How Suffolk University is responding
to the coronavirus outbreak
Story by Kara Baskin
Photograph by Michael J. Clarke
When the U.S. Air Force kicked Turkey out of the F-35 fighter jet purchase program two years ago, Shannon Murphy, BSBA ’08, had her work cut out for her.
Murphy oversees finances for the $91 billion international sales program for the latest-generation stealth aircraft, and taking Turkey out of the equation—punishment for purchasing the S-400 Russian-made air defense system—left a large hole in the customer list.
“They were removed from the F-35, and I was solely responsible for handling the financial aspects of the $3.6 billion that went into their removal from the program,” she says. “So that involves a lot of work with the White House and Congress, making sure that all of our ducks were in a row from the finance end. Every debit and credit had to be accounted for over [Turkey’s] entire span with the program. It was a U.S.-only initiative. It wasn’t something I could ask my team for help with. So I had to handle that on my own.”
That’s the sort of high-pressure, high-profile challenge that comes with her job as chief financial officer for the Air Force’s F-35 program office. She works closely with the Navy and Marine Corps and with international partners, including the United Kingdom and Norway, to help manage the program.
Murphy, a 2017 Suffolk 10 Under 10 alumni honoree, sees her role as part of an important overall mission.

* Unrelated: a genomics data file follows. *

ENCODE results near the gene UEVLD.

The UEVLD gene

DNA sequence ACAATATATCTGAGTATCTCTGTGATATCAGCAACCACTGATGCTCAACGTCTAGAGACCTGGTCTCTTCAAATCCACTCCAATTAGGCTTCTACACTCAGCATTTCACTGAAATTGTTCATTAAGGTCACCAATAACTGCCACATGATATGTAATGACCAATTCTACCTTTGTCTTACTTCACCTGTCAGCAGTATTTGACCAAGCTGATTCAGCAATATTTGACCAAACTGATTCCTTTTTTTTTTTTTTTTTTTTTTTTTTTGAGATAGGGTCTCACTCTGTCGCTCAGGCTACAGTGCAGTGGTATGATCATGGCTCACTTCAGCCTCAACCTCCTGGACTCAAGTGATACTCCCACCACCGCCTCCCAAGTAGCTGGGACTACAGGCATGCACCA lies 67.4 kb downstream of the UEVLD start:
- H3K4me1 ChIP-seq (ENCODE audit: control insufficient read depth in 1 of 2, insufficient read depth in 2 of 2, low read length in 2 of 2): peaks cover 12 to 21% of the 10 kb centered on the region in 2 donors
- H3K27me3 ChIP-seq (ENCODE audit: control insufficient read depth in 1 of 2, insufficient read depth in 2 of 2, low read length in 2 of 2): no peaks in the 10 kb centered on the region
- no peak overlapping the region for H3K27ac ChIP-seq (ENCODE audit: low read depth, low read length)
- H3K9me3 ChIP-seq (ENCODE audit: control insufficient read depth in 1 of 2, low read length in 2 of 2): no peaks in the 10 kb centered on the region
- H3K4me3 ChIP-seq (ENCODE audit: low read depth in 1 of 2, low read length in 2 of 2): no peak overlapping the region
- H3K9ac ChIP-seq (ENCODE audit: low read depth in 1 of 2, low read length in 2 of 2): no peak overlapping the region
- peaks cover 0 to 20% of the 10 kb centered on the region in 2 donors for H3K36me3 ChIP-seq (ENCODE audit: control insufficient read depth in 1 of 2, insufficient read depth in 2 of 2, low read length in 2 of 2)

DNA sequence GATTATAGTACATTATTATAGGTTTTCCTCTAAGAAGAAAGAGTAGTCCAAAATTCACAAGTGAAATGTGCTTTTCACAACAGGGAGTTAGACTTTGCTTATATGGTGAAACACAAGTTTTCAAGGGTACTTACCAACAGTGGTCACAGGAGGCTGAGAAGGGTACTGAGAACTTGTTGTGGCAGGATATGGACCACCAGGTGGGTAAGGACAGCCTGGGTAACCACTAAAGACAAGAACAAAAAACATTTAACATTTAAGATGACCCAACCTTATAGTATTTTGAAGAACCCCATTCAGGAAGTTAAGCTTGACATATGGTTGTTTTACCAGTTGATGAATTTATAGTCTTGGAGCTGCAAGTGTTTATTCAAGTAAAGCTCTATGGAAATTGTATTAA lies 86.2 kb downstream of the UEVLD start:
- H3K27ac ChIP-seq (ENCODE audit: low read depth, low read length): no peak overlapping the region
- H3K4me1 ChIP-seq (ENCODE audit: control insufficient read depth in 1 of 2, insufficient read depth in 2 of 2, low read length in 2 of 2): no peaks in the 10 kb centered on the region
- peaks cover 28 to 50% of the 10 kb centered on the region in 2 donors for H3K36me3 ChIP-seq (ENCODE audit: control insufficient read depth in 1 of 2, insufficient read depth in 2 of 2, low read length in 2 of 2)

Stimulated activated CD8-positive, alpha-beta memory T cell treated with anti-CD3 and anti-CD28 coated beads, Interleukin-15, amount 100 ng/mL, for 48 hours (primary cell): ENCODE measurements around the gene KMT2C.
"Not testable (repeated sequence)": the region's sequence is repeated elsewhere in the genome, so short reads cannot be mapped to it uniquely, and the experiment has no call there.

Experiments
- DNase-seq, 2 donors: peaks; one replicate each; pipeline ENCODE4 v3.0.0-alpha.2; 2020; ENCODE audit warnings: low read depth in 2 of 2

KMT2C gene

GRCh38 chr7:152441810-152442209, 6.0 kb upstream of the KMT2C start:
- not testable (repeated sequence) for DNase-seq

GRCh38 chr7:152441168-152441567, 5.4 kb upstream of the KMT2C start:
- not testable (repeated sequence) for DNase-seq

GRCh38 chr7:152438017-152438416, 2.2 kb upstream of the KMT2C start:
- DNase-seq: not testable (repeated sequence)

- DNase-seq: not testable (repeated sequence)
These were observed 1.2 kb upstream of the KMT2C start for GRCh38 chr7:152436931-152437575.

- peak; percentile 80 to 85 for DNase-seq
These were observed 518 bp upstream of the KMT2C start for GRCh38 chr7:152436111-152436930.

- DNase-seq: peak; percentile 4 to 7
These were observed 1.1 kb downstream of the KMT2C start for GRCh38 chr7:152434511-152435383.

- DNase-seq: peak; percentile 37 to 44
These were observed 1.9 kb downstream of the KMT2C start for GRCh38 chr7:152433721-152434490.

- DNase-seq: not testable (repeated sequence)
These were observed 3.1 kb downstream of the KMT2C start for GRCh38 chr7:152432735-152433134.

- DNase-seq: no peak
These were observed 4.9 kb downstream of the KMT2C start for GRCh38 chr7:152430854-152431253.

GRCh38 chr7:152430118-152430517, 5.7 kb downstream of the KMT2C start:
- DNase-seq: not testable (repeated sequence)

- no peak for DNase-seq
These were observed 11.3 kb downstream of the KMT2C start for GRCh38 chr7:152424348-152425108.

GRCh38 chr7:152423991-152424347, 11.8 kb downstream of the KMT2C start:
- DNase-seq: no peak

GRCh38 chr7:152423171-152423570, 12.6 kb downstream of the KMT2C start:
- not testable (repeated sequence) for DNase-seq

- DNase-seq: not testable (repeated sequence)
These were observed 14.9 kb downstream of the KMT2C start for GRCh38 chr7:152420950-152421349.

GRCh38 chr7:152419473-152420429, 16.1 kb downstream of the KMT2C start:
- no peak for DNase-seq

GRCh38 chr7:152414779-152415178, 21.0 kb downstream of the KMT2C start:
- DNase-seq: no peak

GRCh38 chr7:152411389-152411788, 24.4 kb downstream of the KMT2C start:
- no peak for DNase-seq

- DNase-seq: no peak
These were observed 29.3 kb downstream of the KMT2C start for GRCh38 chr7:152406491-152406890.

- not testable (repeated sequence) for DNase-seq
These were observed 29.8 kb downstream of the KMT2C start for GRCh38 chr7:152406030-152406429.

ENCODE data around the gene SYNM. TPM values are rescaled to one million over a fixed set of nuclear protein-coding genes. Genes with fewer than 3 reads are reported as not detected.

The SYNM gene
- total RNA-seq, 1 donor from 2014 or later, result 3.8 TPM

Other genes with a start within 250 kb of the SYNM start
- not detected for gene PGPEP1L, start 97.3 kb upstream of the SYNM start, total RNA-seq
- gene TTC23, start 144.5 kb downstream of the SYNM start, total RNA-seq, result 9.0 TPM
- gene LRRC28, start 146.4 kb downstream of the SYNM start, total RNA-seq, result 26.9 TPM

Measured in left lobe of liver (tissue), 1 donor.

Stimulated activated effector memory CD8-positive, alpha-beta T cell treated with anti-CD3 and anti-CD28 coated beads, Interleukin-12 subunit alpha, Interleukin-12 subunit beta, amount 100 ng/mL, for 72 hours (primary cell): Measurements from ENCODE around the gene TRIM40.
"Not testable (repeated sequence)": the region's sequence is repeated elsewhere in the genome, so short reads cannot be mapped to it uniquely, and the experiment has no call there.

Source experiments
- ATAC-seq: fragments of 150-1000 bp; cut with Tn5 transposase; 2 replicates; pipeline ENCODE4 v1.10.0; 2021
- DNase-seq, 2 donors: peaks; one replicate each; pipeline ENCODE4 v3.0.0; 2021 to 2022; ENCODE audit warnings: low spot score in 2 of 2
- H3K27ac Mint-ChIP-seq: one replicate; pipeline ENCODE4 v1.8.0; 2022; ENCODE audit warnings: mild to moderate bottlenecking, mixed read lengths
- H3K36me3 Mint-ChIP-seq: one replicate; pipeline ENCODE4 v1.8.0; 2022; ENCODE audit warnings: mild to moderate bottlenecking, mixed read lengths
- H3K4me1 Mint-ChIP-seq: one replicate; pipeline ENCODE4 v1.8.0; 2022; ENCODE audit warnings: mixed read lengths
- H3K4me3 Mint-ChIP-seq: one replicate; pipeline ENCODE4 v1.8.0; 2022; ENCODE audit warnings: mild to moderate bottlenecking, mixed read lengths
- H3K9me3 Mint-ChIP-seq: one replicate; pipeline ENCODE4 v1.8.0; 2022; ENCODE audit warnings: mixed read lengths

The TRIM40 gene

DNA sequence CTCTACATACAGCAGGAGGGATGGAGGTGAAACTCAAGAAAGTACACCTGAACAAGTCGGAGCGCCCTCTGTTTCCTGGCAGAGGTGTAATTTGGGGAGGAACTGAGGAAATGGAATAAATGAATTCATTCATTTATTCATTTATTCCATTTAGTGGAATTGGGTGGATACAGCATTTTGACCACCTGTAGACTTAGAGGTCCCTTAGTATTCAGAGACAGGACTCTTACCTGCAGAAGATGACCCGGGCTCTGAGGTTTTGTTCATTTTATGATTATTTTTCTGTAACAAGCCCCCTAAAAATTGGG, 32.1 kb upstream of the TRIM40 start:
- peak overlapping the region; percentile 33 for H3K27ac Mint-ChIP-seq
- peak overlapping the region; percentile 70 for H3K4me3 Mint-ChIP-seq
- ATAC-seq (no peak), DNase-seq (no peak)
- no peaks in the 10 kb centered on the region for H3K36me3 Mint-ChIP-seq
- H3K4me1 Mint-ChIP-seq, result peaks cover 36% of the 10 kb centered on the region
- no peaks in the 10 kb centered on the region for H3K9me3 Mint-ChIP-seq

“In this case, it’s protecting the United States and our allies,” she says. “I always have to have a job that works for a greater mission.”
At Suffolk, she took advantage of the school’s urban location as president of the local fundraising chapter for the St. Jude Children’s Research Hospital. As a Beacon Hill Civic Association scholar and award recipient, she worked with the elderly; she also was a service leader for AmeriCorps. After graduation, she became a finance manager at Boston Children’s Hospital.
“My passion is always for the greater good,” she says. “That’s something [the Air Force] exhibits on a daily basis. We’re trying to make sure that we’re protecting the U.S. and keeping those allies strong in the best way possible, with the most advanced technology possible.”
Colleagues sometimes ask Murphy why she doesn’t work in the private sector, where she could make more money.
“Right now, I have a great work-life balance. I have an 11-month-old son, I have another little boy on the way, and I’m still doing a job that I absolutely love and feel fully confident in and proud of,” Murphy says.
“When they grow up and ask, ‘What does Mommy do?’ it’s going to be awesome to tell them.”